Out of the four COVID-19 vaccines that Pfizer is developing, the very first trials have come out very positive. This comes at a time when COVID-19 cases are spiking across the world, as all hopes rest on a potential vaccine to end the pandemic.
Earlier this month, preliminary results of the vaccine candidate trials were released by the company saying that it triggered a strong immune response. A Pfizer's COVID-19 vaccine developer Phil Dormitzer told ABC News that the company's vaccine candidate elicited neutralizing antibodies that are "equivalent to or better than" what's seen in people who had COVID-19.
Pfizer and BioNTech are partnering to produce 100 million doses of the vaccine in 2020, he added. However, they need regulatory approval to execute their plans.
No Severe Side Effects: Study
According to a study that Pfizer published in the preprint server medRxiv, after the combined Phase 1 and 2 vaccine trials none of the participants suffered severe side effects. However, half of those who received a second dose of the vaccine reported adverse reactions like fever or sleep disturbance.
About 45 healthy adults, between 18 and 55 in age were subjected to the vaccine trials, while nine of them received a placebo. Others were divided into three equal groups, as they were given 10-microgram, 30-mcg, or 100-mcg doses of the vaccine candidate.
After three weeks, they were given a second dose to the 10-mcg and 30-mcg groups. The 100-mcg group was not given a second dose as they developed a fever after the first shot itself, meaning the dose was very high. Just seven days after the second dosage was administered, the 10-mcg and 30-mcg groups had significant levels of COVID-19 antibodies, high enough to neutralize the novel coronavirus.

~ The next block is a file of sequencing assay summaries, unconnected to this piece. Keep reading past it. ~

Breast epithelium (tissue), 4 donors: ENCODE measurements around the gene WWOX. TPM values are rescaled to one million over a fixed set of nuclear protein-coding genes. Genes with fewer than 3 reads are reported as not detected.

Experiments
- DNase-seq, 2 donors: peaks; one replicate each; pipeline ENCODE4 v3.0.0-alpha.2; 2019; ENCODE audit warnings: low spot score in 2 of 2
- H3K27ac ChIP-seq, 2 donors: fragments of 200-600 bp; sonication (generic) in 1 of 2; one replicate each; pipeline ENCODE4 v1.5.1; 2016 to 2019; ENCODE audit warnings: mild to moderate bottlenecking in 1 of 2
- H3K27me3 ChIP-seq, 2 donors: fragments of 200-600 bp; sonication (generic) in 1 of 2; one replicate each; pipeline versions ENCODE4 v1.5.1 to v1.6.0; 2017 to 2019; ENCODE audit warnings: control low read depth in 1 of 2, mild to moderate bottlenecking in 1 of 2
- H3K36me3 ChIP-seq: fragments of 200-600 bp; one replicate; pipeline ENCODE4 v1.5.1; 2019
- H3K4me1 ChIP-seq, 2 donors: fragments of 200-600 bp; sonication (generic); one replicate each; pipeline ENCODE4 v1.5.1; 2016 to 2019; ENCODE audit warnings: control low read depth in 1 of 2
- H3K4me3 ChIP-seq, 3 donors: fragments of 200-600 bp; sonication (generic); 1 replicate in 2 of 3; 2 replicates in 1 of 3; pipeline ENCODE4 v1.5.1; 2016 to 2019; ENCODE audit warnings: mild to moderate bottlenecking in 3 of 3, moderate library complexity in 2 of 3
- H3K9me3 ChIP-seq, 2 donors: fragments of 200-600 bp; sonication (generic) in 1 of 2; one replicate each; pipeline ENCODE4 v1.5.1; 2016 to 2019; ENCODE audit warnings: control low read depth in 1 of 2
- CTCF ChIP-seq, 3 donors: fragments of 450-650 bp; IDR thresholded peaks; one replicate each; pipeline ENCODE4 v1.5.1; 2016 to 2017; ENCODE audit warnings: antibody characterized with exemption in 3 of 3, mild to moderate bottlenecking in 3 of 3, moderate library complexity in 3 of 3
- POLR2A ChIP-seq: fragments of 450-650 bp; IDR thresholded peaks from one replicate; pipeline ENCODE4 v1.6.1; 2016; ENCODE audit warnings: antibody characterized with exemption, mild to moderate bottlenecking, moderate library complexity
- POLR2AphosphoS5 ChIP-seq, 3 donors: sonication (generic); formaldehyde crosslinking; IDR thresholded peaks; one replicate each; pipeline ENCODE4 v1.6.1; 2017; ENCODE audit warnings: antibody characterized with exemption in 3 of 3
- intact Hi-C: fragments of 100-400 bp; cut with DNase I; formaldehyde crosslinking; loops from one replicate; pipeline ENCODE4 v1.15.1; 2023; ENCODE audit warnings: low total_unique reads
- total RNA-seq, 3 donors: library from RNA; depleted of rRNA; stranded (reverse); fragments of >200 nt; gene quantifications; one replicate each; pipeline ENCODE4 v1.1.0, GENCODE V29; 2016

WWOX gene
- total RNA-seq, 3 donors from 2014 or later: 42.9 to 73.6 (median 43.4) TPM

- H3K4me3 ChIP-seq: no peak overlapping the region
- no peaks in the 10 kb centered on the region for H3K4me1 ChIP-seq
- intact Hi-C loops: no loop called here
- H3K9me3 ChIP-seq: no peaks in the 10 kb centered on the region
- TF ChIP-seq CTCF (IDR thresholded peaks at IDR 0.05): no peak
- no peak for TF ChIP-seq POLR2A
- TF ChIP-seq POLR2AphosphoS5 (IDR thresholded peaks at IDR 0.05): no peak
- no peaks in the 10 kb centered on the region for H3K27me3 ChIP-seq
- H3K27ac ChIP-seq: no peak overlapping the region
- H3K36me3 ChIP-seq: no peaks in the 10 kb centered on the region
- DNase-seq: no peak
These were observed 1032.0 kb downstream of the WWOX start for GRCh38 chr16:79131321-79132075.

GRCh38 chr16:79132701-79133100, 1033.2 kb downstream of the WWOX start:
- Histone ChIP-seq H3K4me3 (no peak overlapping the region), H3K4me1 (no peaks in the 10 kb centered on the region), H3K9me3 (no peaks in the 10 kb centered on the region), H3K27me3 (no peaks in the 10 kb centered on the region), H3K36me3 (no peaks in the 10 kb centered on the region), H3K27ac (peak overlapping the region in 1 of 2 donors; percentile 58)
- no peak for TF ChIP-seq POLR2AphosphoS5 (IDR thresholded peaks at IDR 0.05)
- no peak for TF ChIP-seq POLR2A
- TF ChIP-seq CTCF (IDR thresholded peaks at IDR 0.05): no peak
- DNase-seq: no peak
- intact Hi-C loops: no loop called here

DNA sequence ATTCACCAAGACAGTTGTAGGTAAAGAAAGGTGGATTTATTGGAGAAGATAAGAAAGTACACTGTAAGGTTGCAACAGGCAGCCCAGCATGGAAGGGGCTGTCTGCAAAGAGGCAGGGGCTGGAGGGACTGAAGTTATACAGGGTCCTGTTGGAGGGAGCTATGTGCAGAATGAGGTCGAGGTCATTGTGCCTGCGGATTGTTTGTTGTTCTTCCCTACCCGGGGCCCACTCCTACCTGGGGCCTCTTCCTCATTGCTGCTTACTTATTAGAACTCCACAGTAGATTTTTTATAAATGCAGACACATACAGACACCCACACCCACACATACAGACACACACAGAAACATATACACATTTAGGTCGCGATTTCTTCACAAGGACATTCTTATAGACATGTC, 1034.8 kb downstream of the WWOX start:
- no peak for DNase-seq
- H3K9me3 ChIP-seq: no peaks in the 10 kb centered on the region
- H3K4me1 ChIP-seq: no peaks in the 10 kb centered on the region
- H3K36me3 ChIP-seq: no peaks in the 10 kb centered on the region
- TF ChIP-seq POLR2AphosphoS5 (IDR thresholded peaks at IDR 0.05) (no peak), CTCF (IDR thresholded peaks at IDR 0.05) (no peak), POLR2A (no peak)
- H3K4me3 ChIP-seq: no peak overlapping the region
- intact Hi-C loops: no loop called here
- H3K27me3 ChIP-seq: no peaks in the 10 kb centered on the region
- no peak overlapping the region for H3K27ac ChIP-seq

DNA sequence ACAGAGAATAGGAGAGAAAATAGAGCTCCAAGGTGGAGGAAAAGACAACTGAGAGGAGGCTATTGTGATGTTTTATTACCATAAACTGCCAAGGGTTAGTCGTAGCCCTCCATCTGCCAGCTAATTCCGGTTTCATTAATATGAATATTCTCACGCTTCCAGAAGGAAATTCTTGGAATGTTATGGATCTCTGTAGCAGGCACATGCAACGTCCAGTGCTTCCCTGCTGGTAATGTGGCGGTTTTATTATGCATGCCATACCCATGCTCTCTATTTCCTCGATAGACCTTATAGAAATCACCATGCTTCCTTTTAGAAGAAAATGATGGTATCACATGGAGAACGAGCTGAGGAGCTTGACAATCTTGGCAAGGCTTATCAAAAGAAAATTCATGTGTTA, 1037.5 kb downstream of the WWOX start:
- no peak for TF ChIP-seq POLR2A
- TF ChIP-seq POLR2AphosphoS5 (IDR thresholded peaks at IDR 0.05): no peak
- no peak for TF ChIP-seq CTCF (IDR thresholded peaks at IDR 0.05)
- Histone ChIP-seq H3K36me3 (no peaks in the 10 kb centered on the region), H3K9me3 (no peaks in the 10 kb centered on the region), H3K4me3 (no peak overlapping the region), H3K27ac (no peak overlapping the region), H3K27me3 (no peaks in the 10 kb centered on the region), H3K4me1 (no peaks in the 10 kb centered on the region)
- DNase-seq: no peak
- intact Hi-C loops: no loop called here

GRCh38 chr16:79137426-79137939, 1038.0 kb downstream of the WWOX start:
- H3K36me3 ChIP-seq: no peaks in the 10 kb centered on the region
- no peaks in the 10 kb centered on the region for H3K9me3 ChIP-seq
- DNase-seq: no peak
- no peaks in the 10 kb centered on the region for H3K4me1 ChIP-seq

Now, Pfizer is set to start a combined Phase 2b and 3 trials, involving almost 30,000 healthy participants after approval from authorities. The study results are yet to be peer-reviewed. The latest trial's sample size was small and it is yet to be known if the Pfizer vaccine would generate antibodies in groups such as minors, seniors, and pregnant women.
This vaccine candidate uses a gene-based technology that induces the creation of antibodies, called messenger RNA (mRNA), similar to Moderna. It is also easy to manufacture. Pfizer is ambitious to manufacturing 1.2 billion doses by 2021, while FDA has not approved even a single mRNA vaccine until now.